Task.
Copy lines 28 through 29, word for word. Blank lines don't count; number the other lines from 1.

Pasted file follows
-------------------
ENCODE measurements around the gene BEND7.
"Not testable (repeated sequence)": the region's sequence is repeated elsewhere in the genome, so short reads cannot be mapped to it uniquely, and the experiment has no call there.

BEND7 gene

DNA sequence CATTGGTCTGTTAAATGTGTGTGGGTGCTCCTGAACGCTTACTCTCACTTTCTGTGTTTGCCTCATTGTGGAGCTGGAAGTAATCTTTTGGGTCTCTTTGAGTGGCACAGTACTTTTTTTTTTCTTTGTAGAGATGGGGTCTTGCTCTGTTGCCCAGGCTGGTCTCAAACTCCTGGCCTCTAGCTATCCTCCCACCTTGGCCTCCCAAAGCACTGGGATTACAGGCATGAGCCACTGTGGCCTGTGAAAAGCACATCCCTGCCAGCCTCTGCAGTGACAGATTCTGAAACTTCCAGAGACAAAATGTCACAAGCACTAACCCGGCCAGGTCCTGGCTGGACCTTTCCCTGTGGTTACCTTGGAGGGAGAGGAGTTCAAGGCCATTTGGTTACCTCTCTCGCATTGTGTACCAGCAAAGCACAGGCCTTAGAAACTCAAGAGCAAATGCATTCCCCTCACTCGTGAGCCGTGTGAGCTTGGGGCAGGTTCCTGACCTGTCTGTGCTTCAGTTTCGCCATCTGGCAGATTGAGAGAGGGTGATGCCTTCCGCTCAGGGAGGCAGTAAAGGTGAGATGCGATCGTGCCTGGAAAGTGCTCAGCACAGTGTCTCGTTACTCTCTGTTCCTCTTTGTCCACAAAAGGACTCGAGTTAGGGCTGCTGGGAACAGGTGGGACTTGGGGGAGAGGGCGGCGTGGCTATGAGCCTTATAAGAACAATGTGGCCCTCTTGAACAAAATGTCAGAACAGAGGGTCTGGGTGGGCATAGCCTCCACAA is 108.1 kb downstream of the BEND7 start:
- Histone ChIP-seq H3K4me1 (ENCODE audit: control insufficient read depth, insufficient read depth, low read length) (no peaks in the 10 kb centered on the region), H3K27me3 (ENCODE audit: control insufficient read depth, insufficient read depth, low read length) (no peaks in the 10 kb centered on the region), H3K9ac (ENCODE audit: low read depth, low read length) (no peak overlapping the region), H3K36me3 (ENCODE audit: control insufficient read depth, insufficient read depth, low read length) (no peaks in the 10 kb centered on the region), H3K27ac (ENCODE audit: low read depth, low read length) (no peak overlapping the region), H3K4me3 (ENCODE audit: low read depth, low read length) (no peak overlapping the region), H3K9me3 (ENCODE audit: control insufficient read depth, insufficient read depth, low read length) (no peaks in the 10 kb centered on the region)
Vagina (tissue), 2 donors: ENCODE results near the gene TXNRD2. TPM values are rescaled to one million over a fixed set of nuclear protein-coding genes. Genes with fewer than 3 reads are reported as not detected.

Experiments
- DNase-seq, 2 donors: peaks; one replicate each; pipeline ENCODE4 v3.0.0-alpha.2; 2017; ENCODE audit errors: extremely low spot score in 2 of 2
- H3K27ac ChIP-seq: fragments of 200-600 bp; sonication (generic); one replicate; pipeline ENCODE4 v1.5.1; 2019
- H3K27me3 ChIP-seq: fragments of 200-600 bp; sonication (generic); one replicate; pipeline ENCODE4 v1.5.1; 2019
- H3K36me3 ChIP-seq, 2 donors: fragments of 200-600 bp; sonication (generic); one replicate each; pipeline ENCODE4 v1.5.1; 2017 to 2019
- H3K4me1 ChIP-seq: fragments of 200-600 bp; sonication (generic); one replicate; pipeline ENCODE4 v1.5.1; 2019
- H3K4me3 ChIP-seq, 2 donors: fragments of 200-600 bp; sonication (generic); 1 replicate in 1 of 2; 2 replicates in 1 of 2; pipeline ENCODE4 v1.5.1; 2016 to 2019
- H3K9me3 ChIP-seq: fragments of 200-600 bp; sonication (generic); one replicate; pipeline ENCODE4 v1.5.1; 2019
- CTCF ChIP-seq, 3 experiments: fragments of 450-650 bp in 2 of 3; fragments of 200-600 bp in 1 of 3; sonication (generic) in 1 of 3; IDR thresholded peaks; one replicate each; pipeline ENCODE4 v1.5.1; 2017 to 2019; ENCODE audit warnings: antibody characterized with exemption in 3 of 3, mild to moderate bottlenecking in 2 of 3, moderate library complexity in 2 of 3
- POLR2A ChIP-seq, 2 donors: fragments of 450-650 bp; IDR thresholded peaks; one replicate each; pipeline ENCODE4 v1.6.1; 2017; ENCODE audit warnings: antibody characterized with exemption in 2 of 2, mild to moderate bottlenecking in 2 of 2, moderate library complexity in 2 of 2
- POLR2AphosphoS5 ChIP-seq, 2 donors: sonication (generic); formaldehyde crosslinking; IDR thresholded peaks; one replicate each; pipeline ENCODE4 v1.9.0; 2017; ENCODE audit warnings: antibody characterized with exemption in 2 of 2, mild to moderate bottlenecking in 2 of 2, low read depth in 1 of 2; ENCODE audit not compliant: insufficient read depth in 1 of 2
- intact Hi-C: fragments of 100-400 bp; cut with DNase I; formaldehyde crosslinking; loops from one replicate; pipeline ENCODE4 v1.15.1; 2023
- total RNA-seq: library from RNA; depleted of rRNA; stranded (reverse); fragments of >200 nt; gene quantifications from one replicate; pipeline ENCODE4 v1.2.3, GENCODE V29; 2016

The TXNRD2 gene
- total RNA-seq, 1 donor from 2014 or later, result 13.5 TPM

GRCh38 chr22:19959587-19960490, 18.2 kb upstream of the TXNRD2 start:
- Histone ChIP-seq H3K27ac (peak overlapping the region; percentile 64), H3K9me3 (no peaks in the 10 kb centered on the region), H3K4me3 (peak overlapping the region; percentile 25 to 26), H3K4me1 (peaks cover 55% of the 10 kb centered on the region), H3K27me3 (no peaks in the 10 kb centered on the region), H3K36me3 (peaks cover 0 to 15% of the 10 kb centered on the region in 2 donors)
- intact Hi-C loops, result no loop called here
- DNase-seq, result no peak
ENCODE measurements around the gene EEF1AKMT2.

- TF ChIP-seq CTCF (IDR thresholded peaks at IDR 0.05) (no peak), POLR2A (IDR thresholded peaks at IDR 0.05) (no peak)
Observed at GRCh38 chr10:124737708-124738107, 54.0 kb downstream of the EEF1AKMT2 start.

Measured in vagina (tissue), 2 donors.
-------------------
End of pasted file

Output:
Observed at GRCh38 chr10:124737708-124738107, 54.0 kb downstream of the EEF1AKMT2 start.

Measured in vagina (tissue), 2 donors.